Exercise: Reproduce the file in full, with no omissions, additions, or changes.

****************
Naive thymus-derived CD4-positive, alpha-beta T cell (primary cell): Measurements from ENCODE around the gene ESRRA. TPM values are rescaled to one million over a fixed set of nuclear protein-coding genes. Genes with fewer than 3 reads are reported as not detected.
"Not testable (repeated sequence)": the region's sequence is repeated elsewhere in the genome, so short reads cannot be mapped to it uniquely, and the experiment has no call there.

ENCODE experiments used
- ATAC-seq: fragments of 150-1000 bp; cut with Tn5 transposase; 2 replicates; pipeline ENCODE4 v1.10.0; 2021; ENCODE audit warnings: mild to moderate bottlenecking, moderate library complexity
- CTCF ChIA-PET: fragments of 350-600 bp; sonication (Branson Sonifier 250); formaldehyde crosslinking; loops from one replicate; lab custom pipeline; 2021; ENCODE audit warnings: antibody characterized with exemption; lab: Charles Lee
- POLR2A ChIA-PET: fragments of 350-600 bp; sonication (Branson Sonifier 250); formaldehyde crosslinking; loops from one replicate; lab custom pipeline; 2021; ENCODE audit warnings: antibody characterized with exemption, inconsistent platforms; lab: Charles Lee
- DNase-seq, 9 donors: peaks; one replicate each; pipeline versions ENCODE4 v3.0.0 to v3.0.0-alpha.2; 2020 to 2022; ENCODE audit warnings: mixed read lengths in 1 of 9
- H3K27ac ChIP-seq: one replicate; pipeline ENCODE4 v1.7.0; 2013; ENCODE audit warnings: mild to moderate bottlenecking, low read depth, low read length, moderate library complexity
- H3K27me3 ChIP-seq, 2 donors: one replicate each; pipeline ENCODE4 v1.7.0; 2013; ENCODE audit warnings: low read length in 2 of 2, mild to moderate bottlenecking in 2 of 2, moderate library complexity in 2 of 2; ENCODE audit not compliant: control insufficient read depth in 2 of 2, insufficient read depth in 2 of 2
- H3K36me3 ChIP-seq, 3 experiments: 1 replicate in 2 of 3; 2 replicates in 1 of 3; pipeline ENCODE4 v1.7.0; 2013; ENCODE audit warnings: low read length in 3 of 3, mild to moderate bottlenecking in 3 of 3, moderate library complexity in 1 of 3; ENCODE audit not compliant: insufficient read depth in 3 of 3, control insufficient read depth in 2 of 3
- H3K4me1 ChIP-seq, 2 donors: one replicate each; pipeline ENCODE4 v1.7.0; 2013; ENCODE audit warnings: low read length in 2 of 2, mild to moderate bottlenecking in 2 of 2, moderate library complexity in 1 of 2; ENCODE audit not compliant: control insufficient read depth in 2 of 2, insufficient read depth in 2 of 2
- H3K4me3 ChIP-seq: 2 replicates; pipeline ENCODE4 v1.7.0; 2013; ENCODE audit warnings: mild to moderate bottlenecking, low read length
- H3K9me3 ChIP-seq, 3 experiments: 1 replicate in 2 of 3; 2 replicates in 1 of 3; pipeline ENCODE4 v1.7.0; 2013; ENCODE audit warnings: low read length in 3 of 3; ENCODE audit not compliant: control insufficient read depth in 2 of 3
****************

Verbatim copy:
Naive thymus-derived CD4-positive, alpha-beta T cell (primary cell): Measurements from ENCODE around the gene ESRRA. TPM values are rescaled to one million over a fixed set of nuclear protein-coding genes. Genes with fewer than 3 reads are reported as not detected.
"Not testable (repeated sequence)": the region's sequence is repeated elsewhere in the genome, so short reads cannot be mapped to it uniquely, and the experiment has no call there.

ENCODE experiments used
- ATAC-seq: fragments of 150-1000 bp; cut with Tn5 transposase; 2 replicates; pipeline ENCODE4 v1.10.0; 2021; ENCODE audit warnings: mild to moderate bottlenecking, moderate library complexity
- CTCF ChIA-PET: fragments of 350-600 bp; sonication (Branson Sonifier 250); formaldehyde crosslinking; loops from one replicate; lab custom pipeline; 2021; ENCODE audit warnings: antibody characterized with exemption; lab: Charles Lee
- POLR2A ChIA-PET: fragments of 350-600 bp; sonication (Branson Sonifier 250); formaldehyde crosslinking; loops from one replicate; lab custom pipeline; 2021; ENCODE audit warnings: antibody characterized with exemption, inconsistent platforms; lab: Charles Lee
- DNase-seq, 9 donors: peaks; one replicate each; pipeline versions ENCODE4 v3.0.0 to v3.0.0-alpha.2; 2020 to 2022; ENCODE audit warnings: mixed read lengths in 1 of 9
- H3K27ac ChIP-seq: one replicate; pipeline ENCODE4 v1.7.0; 2013; ENCODE audit warnings: mild to moderate bottlenecking, low read depth, low read length, moderate library complexity
- H3K27me3 ChIP-seq, 2 donors: one replicate each; pipeline ENCODE4 v1.7.0; 2013; ENCODE audit warnings: low read length in 2 of 2, mild to moderate bottlenecking in 2 of 2, moderate library complexity in 2 of 2; ENCODE audit not compliant: control insufficient read depth in 2 of 2, insufficient read depth in 2 of 2
- H3K36me3 ChIP-seq, 3 experiments: 1 replicate in 2 of 3; 2 replicates in 1 of 3; pipeline ENCODE4 v1.7.0; 2013; ENCODE audit warnings: low read length in 3 of 3, mild to moderate bottlenecking in 3 of 3, moderate library complexity in 1 of 3; ENCODE audit not compliant: insufficient read depth in 3 of 3, control insufficient read depth in 2 of 3
- H3K4me1 ChIP-seq, 2 donors: one replicate each; pipeline ENCODE4 v1.7.0; 2013; ENCODE audit warnings: low read length in 2 of 2, mild to moderate bottlenecking in 2 of 2, moderate library complexity in 1 of 2; ENCODE audit not compliant: control insufficient read depth in 2 of 2, insufficient read depth in 2 of 2
- H3K4me3 ChIP-seq: 2 replicates; pipeline ENCODE4 v1.7.0; 2013; ENCODE audit warnings: mild to moderate bottlenecking, low read length
- H3K9me3 ChIP-seq, 3 experiments: 1 replicate in 2 of 3; 2 replicates in 1 of 3; pipeline ENCODE4 v1.7.0; 2013; ENCODE audit warnings: low read length in 3 of 3; ENCODE audit not compliant: control insufficient read depth in 2 of 3